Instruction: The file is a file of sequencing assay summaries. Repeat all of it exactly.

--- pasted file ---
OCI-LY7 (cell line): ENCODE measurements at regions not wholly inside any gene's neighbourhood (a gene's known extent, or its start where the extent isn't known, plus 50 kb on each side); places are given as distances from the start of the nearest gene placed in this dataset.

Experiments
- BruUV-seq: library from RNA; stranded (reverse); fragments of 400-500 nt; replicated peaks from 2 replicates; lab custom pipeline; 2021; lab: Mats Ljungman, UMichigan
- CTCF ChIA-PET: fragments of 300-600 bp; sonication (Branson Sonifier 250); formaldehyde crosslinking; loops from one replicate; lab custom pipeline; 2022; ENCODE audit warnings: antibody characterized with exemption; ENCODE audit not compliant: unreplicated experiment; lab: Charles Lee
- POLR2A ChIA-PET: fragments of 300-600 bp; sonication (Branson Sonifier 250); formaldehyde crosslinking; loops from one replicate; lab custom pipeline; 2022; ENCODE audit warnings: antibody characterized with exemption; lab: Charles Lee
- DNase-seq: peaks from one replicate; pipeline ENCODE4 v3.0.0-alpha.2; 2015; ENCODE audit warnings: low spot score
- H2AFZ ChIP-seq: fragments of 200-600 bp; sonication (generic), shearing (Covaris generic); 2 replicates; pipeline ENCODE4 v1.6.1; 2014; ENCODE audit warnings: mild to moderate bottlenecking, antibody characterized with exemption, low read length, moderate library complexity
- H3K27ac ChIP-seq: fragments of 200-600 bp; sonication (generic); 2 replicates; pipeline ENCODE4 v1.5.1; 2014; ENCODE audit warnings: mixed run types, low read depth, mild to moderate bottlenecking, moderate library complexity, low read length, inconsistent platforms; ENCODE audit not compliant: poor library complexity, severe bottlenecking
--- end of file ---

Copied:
OCI-LY7 (cell line): ENCODE measurements at regions not wholly inside any gene's neighbourhood (a gene's known extent, or its start where the extent isn't known, plus 50 kb on each side); places are given as distances from the start of the nearest gene placed in this dataset.

Experiments
- BruUV-seq: library from RNA; stranded (reverse); fragments of 400-500 nt; replicated peaks from 2 replicates; lab custom pipeline; 2021; lab: Mats Ljungman, UMichigan
- CTCF ChIA-PET: fragments of 300-600 bp; sonication (Branson Sonifier 250); formaldehyde crosslinking; loops from one replicate; lab custom pipeline; 2022; ENCODE audit warnings: antibody characterized with exemption; ENCODE audit not compliant: unreplicated experiment; lab: Charles Lee
- POLR2A ChIA-PET: fragments of 300-600 bp; sonication (Branson Sonifier 250); formaldehyde crosslinking; loops from one replicate; lab custom pipeline; 2022; ENCODE audit warnings: antibody characterized with exemption; lab: Charles Lee
- DNase-seq: peaks from one replicate; pipeline ENCODE4 v3.0.0-alpha.2; 2015; ENCODE audit warnings: low spot score
- H2AFZ ChIP-seq: fragments of 200-600 bp; sonication (generic), shearing (Covaris generic); 2 replicates; pipeline ENCODE4 v1.6.1; 2014; ENCODE audit warnings: mild to moderate bottlenecking, antibody characterized with exemption, low read length, moderate library complexity
- H3K27ac ChIP-seq: fragments of 200-600 bp; sonication (generic); 2 replicates; pipeline ENCODE4 v1.5.1; 2014; ENCODE audit warnings: mixed run types, low read depth, mild to moderate bottlenecking, moderate library complexity, low read length, inconsistent platforms; ENCODE audit not compliant: poor library complexity, severe bottlenecking